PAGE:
Risk, nostalgia, and the production of the ideal childhood in online commentary on children’s outdoor play
Sharpe, Erin K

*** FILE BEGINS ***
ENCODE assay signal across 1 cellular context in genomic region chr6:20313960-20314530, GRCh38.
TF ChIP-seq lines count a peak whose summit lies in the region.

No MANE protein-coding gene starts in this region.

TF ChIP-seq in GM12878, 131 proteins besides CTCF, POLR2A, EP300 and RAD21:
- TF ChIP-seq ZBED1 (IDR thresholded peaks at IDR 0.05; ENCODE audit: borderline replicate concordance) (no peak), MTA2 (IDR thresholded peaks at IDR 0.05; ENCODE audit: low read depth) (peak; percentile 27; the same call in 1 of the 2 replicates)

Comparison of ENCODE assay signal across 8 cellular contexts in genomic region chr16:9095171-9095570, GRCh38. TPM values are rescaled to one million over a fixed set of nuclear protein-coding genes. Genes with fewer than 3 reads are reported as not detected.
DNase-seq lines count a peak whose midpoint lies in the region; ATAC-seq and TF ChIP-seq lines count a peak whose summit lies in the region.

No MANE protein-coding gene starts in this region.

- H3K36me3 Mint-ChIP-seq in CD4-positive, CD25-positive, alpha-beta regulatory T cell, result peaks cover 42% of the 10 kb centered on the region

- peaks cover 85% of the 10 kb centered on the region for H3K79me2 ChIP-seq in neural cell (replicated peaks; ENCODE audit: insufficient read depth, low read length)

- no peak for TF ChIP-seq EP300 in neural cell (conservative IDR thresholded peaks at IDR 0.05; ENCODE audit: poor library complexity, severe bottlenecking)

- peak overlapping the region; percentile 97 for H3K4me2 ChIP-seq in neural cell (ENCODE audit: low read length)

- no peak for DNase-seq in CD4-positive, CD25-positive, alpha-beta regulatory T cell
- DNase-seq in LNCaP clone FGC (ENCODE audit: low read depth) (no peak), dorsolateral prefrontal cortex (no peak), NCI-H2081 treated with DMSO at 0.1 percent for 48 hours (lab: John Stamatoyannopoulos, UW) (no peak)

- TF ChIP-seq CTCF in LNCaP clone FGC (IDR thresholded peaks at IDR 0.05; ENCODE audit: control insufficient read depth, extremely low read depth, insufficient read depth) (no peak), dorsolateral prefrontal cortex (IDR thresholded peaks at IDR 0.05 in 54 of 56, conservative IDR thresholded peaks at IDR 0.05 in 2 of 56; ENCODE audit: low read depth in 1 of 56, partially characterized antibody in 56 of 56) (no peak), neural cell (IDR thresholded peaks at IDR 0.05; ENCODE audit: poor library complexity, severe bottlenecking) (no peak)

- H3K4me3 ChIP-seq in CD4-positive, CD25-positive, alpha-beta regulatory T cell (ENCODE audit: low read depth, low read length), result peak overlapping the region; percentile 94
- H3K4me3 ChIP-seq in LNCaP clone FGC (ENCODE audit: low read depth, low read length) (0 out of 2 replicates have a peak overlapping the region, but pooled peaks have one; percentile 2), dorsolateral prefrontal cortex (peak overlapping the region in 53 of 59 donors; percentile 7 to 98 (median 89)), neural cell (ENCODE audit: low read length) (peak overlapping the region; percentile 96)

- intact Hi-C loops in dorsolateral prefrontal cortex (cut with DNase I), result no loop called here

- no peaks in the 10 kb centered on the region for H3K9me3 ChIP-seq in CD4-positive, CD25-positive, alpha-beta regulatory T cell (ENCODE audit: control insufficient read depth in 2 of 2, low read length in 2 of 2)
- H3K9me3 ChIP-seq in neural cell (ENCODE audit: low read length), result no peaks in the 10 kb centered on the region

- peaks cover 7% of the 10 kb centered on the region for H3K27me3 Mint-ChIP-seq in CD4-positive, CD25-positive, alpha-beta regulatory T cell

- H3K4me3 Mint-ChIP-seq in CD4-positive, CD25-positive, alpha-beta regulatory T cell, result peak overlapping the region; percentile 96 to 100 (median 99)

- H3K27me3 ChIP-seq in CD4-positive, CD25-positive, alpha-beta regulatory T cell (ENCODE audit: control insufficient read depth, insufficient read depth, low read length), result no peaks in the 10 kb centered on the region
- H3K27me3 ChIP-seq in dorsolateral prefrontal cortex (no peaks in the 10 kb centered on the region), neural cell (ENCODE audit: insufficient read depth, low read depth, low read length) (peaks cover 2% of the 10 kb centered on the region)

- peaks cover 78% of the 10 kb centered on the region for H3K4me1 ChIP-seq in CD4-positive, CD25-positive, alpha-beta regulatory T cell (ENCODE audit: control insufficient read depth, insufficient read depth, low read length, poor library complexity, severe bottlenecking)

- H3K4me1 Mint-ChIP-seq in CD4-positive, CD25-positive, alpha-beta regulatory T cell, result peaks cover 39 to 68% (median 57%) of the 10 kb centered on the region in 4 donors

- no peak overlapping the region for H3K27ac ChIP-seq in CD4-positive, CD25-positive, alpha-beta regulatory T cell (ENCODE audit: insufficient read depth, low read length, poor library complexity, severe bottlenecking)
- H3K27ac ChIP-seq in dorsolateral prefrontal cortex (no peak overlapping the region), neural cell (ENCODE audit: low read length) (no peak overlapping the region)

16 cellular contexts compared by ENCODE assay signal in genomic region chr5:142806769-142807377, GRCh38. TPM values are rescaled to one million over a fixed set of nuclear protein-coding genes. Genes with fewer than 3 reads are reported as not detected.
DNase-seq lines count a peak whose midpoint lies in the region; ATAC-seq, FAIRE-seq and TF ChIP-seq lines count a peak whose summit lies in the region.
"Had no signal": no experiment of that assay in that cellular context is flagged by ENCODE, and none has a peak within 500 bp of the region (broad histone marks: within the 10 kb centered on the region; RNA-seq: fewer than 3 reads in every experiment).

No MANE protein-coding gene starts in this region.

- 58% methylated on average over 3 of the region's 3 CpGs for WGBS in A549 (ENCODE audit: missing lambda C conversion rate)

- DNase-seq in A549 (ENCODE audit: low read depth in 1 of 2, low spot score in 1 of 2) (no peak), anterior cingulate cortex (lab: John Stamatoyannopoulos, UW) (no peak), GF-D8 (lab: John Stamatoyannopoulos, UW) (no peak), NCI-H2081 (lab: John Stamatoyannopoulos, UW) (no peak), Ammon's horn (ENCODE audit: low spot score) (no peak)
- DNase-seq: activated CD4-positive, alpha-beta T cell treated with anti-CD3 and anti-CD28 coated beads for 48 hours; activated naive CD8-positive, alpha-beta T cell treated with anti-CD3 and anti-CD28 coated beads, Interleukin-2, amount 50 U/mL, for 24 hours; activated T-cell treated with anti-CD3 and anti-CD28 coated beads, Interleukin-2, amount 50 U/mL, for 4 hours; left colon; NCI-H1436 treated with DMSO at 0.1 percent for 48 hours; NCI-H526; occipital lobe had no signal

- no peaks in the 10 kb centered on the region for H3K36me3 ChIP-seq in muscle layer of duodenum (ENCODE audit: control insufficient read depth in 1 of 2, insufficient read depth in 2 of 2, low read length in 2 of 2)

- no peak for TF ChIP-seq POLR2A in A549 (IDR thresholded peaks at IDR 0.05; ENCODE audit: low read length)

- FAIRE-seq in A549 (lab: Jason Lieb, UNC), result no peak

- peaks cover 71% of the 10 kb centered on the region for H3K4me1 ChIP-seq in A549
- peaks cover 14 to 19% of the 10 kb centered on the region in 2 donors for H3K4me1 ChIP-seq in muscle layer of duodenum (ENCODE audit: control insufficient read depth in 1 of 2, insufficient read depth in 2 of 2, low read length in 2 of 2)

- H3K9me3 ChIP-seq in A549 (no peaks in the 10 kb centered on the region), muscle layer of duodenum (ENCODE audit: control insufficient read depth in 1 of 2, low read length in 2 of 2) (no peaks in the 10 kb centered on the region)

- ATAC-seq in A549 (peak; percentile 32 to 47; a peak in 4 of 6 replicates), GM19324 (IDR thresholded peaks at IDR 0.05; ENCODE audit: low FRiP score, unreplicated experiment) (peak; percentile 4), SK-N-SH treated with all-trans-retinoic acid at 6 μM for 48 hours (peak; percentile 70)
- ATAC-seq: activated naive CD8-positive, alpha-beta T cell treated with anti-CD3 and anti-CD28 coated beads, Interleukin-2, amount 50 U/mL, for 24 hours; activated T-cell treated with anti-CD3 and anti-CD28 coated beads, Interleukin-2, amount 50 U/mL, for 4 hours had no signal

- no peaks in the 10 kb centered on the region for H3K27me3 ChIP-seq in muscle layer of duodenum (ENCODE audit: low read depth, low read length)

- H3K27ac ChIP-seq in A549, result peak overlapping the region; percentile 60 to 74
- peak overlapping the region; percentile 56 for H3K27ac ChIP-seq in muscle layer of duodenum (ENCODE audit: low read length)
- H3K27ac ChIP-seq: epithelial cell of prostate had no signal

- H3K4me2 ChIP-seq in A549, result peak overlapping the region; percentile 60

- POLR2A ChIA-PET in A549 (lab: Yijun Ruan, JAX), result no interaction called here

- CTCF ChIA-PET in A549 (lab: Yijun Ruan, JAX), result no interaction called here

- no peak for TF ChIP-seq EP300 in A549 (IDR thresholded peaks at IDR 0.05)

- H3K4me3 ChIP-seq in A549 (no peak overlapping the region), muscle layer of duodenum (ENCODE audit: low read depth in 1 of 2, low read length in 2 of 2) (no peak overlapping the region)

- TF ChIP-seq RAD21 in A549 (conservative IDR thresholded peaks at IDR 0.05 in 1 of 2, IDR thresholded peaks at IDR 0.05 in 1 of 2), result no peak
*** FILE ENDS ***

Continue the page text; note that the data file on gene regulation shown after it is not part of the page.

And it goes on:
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We use Foucauldian discourse analysis to examine comments posted online in response to news articles that reported on one Canadian neighbourhood’s ‘ban’ on children’s outdoor play. Our analysis showed that reader comments, both for and against the ban on street play, accessed discourses of risk that produced an idealized childhood based on close parental supervision. Additionally, nostalgic discourse, the feeling that unfettered, wholesome outdoor play has been lost and cannot be reclaimed, also made claims about who the ideal childhood is for. While marginalized children continue to experience disadvantage that inherently exposes them to risks daily, White, middle class children already have access to safer streets, both parent presence or unquestioned but appropriate parental absence, and play in the streets can be part of their everyday lives. We consider how the idealized childhoods produced by discourses of risk and nostalgia influence the materiality of children’s outdoor play, including how children’s time is organized and who gets to organize it, how play is experienced and who gets to experience it; in ideal ways, in ideal spaces, and for the ideal child.